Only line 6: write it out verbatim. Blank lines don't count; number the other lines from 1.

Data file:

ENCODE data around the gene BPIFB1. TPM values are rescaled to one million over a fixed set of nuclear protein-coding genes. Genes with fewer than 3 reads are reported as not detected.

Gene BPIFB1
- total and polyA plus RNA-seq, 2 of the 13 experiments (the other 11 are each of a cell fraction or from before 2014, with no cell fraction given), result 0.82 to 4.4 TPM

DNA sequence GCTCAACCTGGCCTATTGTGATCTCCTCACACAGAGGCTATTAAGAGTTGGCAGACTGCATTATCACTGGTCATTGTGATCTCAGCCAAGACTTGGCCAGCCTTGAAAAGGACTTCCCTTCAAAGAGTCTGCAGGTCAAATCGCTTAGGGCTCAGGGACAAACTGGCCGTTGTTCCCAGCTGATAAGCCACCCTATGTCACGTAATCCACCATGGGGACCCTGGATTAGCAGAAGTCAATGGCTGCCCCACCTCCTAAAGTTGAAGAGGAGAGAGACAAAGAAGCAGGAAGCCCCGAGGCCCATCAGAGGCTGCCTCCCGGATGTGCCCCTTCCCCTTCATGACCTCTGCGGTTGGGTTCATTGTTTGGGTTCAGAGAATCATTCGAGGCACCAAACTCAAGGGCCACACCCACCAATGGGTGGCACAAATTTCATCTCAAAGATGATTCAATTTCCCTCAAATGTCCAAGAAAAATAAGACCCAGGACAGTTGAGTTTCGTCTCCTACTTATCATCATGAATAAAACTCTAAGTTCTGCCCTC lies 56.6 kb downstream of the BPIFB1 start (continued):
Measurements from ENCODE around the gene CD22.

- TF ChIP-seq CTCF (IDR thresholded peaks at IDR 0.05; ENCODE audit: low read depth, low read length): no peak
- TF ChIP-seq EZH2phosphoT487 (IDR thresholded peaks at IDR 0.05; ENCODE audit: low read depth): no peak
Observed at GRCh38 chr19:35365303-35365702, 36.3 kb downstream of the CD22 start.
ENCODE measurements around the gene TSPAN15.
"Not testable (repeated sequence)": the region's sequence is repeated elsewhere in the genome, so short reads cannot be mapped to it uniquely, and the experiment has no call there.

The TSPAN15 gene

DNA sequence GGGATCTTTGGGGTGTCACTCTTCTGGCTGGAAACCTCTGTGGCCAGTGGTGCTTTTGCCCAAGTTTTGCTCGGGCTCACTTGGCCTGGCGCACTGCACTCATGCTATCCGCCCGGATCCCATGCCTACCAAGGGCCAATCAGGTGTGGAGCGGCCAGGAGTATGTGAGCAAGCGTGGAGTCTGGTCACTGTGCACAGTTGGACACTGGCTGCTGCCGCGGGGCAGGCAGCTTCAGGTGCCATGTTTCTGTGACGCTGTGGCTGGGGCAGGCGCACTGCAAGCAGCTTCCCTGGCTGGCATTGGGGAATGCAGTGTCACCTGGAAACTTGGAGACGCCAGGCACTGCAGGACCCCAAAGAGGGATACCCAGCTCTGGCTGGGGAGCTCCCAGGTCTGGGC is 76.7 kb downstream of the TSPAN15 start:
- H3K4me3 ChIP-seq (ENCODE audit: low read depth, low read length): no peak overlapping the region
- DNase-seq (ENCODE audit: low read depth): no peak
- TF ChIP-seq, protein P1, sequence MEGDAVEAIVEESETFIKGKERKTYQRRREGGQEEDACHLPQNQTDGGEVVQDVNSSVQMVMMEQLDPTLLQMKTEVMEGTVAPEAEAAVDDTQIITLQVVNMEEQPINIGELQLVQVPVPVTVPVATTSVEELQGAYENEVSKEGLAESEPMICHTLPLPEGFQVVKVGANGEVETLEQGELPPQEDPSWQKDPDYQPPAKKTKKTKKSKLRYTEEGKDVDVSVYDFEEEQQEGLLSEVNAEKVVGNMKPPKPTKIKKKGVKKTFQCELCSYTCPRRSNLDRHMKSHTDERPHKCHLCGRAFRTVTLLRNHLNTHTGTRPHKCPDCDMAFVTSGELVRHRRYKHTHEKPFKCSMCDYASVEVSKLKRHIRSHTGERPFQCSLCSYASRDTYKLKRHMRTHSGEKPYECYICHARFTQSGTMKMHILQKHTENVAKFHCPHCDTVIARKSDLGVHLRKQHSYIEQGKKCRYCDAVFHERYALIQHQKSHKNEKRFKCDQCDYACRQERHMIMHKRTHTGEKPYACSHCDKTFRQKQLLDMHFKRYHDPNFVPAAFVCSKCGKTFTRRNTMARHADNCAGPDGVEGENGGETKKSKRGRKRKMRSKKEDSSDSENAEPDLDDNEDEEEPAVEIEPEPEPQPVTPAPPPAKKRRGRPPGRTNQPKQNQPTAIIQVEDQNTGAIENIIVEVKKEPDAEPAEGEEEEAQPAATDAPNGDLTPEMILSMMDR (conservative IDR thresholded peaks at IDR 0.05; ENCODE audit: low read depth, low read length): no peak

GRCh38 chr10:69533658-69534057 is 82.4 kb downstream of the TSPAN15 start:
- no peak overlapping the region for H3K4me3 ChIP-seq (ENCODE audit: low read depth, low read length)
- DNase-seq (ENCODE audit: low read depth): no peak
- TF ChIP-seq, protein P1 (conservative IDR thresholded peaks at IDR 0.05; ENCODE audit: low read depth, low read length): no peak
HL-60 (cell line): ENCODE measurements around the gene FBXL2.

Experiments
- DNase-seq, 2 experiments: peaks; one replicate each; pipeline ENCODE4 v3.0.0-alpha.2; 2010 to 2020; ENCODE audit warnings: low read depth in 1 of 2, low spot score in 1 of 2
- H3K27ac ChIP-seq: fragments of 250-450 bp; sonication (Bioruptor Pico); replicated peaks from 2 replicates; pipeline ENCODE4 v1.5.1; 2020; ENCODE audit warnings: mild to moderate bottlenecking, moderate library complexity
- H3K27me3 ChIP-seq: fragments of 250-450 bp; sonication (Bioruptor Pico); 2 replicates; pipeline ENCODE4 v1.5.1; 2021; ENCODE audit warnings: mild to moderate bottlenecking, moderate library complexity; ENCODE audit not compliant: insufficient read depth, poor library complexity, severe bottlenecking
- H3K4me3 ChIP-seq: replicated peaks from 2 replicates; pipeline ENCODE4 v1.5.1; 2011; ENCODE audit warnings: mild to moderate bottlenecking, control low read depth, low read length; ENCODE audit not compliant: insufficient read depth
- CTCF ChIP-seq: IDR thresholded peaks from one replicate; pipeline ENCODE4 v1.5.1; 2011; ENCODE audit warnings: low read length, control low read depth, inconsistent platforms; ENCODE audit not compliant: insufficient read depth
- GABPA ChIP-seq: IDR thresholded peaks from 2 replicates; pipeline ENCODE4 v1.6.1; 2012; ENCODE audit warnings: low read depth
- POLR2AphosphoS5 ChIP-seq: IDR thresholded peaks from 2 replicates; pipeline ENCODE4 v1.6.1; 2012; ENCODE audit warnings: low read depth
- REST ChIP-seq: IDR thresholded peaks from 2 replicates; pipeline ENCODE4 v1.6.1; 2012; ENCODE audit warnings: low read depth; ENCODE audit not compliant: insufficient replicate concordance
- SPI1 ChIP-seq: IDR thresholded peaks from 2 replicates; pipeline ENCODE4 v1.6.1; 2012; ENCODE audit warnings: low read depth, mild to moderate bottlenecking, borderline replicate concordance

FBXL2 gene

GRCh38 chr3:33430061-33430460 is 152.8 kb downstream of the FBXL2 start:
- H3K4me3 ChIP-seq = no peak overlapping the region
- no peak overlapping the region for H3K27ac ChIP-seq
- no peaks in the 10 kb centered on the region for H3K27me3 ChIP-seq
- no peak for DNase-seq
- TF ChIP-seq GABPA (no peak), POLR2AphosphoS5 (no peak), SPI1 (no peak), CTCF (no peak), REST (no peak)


- TF ChIP-seq CTCF (IDR thresholded peaks at IDR 0.05; ENCODE audit: low read depth, low read length): no peak